Propose a mechanism to overcome the problems associated with lack of gravity for in space?
I know they have already grown many different kinds of plants in space. The plants don't seem to care and will just head to the light. The plants them selfs seem to do just fine, how ever the roots can give them a problem.
"In an orbiting greenhouse, freely-falling plants don't feel the constant downward pull of gravity. As a result, water spreads out evenly in the soil-like material around their roots, which makes it harder for both air and water to reach the roots. Researchers had to choose the size of the granules in the "soil" very carefully. If the grains are too big, the roots won't get enough water; if they're too small, not enough air. "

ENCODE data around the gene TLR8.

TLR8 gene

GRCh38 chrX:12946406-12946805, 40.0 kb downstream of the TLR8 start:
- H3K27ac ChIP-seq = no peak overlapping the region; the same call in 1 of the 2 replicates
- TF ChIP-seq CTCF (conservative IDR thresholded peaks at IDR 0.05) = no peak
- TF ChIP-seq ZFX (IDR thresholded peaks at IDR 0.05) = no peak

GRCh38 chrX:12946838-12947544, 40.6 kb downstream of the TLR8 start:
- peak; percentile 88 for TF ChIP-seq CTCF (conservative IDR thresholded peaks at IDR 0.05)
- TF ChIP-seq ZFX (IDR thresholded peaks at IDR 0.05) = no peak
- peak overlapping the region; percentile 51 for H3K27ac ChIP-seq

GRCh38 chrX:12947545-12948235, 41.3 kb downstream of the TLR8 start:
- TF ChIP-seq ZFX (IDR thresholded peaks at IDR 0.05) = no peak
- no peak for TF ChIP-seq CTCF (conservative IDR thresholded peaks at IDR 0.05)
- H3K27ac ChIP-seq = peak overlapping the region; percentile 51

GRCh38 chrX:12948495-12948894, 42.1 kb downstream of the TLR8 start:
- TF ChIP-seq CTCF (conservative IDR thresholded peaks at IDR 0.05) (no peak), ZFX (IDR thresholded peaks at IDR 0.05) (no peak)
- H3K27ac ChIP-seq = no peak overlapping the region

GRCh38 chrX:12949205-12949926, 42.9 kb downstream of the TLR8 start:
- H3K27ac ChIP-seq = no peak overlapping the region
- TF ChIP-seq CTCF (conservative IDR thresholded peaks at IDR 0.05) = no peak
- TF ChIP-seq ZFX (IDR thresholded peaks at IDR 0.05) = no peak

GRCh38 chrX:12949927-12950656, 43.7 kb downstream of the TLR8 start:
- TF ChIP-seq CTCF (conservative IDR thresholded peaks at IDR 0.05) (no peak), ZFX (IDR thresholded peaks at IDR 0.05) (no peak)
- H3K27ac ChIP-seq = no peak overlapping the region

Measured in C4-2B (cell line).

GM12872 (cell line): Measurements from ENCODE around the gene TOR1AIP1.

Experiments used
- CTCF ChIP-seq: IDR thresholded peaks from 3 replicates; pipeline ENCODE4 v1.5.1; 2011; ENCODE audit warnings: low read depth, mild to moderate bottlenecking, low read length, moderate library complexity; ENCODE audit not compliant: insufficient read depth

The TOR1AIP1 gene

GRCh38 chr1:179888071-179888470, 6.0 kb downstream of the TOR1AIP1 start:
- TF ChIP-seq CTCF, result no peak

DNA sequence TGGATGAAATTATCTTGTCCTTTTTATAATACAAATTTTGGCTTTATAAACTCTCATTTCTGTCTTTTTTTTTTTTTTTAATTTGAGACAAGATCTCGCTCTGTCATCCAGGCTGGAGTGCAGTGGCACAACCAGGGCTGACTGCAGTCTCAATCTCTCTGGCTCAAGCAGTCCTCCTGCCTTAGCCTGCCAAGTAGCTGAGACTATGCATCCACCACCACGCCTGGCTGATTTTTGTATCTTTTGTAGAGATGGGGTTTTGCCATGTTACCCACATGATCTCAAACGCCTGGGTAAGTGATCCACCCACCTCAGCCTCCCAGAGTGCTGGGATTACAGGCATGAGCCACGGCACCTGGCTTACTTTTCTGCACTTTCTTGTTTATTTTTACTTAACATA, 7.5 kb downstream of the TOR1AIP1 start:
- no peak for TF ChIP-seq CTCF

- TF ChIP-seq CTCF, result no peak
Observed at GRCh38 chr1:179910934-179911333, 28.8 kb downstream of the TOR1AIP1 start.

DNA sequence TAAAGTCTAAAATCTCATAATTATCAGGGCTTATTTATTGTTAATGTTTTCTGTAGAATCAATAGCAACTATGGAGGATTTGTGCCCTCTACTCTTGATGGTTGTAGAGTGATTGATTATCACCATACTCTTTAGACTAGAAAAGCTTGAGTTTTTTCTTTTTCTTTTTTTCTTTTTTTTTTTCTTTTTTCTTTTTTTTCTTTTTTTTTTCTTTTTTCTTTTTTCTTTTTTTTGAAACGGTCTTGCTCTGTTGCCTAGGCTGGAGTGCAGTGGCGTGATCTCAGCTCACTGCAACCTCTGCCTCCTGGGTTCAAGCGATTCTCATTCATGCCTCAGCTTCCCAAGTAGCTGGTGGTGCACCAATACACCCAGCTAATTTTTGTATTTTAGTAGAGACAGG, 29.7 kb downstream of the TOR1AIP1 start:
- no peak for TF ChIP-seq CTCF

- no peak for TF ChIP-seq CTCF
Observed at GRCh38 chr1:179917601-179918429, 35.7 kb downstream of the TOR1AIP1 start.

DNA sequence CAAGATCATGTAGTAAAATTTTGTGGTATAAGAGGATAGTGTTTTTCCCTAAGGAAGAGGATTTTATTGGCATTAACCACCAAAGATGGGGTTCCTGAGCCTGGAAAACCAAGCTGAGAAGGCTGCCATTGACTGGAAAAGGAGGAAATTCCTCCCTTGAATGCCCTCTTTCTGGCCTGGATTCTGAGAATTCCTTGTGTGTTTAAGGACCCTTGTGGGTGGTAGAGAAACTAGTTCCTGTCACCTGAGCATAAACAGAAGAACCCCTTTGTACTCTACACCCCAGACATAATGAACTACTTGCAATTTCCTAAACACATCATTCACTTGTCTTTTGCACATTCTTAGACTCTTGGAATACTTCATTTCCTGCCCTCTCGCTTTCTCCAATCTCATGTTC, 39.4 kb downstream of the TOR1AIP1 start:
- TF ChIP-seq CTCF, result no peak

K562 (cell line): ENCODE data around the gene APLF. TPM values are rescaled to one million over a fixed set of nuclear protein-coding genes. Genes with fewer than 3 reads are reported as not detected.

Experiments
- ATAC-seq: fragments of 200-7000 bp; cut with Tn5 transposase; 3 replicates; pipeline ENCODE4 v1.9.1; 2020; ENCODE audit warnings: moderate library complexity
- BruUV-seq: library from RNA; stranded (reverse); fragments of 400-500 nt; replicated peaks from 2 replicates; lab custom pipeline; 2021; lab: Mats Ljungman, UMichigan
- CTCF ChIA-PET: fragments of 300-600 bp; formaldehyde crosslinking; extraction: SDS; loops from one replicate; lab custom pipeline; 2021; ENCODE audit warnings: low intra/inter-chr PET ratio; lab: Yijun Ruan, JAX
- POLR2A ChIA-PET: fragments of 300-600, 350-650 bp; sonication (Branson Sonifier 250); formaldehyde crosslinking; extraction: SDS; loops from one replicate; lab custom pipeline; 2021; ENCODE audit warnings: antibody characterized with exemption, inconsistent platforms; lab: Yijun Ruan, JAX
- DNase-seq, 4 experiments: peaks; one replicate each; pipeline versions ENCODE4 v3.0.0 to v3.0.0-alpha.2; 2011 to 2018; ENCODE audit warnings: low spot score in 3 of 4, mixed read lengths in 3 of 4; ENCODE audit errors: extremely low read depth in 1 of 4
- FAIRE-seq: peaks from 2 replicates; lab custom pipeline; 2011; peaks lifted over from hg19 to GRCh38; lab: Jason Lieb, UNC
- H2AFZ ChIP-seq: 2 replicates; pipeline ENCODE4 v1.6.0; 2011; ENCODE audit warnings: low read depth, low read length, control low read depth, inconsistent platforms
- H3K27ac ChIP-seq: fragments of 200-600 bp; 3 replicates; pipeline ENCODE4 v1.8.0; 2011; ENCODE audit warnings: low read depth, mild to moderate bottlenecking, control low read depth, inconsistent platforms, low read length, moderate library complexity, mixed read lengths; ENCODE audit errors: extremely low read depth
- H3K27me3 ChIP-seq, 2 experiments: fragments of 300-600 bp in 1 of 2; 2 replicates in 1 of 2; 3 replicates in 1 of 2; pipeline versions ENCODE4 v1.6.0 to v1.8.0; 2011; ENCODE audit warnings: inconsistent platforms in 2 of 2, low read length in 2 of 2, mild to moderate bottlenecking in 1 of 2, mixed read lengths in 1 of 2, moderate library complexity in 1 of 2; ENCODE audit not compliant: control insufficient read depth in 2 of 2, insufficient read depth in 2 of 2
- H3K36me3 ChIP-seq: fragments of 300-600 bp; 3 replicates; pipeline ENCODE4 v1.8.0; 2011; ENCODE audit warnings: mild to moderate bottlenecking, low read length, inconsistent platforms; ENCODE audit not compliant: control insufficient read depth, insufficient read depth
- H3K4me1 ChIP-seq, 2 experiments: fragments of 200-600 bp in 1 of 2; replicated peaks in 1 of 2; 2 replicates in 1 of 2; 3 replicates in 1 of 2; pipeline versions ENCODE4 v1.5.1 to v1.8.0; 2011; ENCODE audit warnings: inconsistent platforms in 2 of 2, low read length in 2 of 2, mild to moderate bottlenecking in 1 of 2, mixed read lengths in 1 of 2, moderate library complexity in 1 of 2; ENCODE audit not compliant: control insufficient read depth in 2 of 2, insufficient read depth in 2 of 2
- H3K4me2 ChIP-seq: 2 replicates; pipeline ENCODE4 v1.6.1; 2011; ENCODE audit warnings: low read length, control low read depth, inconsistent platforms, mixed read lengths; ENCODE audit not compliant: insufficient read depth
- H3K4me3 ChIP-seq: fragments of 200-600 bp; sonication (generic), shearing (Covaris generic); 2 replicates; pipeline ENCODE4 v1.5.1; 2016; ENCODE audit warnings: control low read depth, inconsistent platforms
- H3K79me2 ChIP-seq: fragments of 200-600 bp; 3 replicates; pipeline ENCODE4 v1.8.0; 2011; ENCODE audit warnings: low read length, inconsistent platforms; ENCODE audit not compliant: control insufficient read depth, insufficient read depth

You mention a very real problem with reduced-gravity horticulture- the flow of fluid within a porous medium ('soil', in this case). Since there is a nearly infinite number of equilibrium configurations of a partially filled porous container in reduced gravity, there is no way to ensure the water has access to the roots (or vice-versa). I don't know if hydroponics have been used in space yet.
Separate names with a comma.